A group of prominent Christians has published a letter indicating their intention to defy any decision by the Supreme Court that legalizes gay marriage or overturns the Defense of Marriage Act. Without bothering to wait for the decisions in gay marriage cases before the court, they have argued that natural law supersedes the Constitution.

You can read their argument here:

http://www.lc.org/media/9980/attachments/pr_ltr_marriage_solidarity...

Natural Law is a concept from Catholic theology that has been used to provide a basis for both morality and legality. A general discussion of its history and substance may be found here:

http://www.iep.utm.edu/natlaw/

In a nutshell, natural law is a claim that there are objective moral (or legal) standards which can be discovered by human reason. As such it is not a part of revealed religion, but might be considered as part of natural religion. Of course in the present instance the claim is that marriage is between one man and one woman is an objective moral law.

The unanswered question is what form their defiance can take. Mere refusal to recognize gay marriages is a weak kind of defiance if it can be called defiance at all. Another question is the degree to which Americans are prepared to recognize natural law as an objective basis for actual law. I would bet that the notion of natural law is not widely understood. Its purported independence of religious claims is also open to question.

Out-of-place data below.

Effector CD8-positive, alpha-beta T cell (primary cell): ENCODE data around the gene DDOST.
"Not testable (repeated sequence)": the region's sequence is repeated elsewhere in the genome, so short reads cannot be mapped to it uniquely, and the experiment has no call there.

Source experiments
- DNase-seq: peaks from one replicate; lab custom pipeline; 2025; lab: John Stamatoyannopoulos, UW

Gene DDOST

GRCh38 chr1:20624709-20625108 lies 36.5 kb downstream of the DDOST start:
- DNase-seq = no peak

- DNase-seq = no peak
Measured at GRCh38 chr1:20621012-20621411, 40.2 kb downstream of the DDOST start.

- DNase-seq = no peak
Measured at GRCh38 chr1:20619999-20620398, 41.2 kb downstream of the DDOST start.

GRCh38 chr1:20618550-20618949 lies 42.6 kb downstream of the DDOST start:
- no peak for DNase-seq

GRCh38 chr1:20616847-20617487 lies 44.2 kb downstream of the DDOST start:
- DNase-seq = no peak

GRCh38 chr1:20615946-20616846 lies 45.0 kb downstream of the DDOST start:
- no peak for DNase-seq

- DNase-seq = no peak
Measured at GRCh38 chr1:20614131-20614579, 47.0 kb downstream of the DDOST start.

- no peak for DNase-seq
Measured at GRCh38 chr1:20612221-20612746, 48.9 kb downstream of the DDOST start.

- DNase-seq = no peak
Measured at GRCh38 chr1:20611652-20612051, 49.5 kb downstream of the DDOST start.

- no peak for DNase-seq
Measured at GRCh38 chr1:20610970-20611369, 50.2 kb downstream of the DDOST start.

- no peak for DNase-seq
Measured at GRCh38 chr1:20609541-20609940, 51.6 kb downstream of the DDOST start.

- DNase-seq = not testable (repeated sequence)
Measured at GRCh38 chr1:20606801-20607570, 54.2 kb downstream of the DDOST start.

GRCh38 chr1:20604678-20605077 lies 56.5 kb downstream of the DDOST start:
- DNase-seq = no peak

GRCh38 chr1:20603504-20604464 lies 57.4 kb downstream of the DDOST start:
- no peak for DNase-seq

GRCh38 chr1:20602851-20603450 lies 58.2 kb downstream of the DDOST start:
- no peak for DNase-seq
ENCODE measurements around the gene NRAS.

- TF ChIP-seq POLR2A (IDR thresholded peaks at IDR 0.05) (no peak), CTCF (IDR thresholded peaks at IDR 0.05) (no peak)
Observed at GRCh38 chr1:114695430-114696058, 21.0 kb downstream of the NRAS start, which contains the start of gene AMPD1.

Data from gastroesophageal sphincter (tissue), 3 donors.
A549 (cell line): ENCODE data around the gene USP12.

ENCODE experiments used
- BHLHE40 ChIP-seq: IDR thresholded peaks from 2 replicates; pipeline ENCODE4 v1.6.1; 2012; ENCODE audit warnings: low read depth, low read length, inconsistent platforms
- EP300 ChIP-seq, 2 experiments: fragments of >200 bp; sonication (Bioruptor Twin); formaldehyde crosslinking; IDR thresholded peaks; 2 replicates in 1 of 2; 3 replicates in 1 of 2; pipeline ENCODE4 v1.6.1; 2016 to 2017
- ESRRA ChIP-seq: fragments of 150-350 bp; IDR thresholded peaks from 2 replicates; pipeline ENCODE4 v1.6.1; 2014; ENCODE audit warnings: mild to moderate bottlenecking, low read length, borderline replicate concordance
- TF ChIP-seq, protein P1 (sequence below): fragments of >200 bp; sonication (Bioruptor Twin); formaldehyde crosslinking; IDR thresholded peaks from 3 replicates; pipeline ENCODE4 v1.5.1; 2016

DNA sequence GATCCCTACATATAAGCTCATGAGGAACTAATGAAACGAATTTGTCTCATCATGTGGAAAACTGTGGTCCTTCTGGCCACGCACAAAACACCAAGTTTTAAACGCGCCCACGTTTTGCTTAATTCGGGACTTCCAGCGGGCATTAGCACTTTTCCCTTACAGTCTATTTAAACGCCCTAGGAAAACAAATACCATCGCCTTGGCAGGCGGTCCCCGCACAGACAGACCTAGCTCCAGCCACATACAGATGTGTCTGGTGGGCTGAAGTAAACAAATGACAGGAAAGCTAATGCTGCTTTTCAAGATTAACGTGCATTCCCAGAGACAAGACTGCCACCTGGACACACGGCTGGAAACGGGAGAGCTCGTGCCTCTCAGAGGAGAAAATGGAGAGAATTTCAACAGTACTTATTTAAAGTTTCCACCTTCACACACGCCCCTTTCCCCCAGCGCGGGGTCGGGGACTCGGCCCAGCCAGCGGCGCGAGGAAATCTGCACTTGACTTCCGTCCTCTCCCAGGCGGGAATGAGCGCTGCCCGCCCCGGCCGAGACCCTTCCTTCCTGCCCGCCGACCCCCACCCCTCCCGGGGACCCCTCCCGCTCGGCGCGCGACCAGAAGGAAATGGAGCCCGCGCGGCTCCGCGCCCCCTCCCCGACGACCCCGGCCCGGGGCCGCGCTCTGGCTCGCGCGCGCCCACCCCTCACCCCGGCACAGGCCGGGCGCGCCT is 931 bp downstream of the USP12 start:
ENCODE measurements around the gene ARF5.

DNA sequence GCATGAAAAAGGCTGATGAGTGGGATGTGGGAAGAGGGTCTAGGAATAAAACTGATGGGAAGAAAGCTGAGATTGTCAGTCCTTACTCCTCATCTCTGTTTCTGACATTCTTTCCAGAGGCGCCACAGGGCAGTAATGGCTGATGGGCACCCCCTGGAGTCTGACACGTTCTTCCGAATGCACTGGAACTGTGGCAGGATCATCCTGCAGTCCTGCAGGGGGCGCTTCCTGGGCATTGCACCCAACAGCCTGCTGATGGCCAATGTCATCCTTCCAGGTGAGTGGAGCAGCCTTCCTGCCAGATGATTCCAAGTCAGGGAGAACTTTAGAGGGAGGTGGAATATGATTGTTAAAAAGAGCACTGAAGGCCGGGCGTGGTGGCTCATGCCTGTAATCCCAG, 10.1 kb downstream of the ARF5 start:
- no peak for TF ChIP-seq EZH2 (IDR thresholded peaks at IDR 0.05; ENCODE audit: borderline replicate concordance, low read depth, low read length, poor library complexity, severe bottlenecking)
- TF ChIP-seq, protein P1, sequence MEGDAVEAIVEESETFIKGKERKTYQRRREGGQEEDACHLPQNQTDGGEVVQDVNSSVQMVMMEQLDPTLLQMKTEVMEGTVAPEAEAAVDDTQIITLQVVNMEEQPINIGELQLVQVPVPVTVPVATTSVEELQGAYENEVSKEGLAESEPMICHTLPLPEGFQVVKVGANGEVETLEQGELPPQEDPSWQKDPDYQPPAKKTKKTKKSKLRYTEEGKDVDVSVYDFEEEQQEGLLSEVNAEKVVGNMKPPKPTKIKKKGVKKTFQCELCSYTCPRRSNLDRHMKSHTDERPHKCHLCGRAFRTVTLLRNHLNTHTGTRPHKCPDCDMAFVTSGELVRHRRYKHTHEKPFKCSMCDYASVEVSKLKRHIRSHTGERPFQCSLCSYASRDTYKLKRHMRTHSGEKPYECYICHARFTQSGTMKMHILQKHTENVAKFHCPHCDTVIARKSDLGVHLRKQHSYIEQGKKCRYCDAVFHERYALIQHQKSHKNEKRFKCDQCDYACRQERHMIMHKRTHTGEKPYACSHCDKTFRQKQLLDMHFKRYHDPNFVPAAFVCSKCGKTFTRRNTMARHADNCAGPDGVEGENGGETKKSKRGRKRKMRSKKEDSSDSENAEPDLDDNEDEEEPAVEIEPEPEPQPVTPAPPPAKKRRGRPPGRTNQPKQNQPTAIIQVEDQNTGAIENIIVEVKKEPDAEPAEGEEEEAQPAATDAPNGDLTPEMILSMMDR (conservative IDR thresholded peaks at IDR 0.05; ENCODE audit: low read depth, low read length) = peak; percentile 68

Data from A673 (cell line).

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I'm sure you agree though that anyone who offers a service or product in the public marketplace should not be allowed to discriminate solely on the basis of religious belief.

States differ on whether or not they disallow discrimination on the basis of sexual orientation and I don't expect the court will formally change that since it is not an issue in these cases, but their rulings could set a trend against discrimination even with a restricted decision and I would like to see that change begin.

I'm conflicted on that one. 

I sometimes make decisions about buying a product or service, based on my philosophical difference with the company or provider.  For example, when I was hospitalized earlier this year, I insisted on transfer from the Catholic hospital, where the EMTs took me, to the secular hospital associated with my health plan - 30 miles away, and in a different state.  My health plan was absolutely all for that transfer - for $$$ reasons - and I think it's a better hospital, and there's much better continuity by staying in plan.  But my initial fear was of discrimination and subtle mistreatment.